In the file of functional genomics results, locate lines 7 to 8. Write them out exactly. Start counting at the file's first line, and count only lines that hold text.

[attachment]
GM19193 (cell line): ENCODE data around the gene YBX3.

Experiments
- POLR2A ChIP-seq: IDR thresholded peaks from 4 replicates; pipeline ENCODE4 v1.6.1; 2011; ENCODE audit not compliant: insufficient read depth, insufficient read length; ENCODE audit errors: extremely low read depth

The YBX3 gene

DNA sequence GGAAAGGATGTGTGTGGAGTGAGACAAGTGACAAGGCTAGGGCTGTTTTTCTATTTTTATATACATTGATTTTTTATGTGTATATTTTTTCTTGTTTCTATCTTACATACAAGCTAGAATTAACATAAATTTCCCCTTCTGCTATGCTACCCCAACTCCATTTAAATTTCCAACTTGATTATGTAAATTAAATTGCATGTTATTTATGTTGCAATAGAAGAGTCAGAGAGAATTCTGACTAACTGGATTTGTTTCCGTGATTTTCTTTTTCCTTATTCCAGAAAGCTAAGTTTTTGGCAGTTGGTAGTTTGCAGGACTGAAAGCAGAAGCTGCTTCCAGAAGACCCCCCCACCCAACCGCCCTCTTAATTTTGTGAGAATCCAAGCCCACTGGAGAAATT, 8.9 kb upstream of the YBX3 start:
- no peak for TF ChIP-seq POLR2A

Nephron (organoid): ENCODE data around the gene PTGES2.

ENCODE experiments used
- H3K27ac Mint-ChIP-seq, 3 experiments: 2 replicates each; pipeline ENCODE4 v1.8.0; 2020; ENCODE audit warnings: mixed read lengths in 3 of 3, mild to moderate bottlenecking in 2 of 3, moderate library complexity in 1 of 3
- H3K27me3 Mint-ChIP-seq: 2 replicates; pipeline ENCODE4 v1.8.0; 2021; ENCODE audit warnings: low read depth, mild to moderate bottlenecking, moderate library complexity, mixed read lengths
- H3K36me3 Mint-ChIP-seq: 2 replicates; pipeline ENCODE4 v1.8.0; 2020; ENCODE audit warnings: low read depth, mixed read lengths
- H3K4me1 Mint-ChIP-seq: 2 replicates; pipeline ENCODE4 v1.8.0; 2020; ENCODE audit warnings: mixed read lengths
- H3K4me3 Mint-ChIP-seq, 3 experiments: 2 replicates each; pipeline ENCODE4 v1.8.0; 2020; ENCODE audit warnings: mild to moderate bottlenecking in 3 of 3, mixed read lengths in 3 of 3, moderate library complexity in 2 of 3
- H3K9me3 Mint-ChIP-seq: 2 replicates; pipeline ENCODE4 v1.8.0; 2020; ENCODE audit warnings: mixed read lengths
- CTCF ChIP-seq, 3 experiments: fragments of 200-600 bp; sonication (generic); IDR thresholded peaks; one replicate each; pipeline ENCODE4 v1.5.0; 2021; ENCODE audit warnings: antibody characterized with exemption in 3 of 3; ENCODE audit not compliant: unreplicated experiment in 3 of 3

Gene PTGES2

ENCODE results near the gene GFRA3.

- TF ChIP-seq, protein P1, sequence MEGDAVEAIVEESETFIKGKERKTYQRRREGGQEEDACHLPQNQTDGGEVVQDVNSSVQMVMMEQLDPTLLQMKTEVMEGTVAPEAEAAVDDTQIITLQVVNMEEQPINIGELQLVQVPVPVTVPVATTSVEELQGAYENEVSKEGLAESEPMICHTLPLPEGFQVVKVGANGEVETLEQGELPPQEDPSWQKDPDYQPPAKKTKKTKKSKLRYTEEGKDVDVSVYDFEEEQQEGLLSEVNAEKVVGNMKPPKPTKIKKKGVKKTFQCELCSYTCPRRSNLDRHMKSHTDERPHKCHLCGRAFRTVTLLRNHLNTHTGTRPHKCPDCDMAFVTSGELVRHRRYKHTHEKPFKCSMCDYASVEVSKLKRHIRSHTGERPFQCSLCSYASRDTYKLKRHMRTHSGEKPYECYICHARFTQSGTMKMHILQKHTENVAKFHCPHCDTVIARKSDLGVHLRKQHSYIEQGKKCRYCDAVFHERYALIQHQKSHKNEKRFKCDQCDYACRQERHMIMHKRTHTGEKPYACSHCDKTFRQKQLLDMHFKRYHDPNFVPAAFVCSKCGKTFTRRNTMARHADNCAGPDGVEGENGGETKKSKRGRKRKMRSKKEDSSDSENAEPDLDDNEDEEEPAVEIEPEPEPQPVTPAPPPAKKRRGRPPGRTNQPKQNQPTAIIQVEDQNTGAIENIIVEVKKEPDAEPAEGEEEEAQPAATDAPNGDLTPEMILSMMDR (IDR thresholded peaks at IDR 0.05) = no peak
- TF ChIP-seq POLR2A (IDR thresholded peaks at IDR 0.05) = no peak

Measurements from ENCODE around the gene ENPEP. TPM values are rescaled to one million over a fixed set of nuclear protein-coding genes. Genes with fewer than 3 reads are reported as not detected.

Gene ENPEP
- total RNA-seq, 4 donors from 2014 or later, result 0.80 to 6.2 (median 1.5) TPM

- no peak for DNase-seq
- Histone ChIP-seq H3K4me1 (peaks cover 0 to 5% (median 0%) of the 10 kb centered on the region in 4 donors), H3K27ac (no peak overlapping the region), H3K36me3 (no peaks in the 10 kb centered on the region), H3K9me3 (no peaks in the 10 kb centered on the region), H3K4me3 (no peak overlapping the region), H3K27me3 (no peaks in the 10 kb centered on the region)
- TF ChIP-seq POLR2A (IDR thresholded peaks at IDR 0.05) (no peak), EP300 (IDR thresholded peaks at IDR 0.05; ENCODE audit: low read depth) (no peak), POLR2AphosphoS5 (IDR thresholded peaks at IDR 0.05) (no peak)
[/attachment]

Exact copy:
Nephron (organoid): ENCODE data around the gene PTGES2.

ENCODE experiments used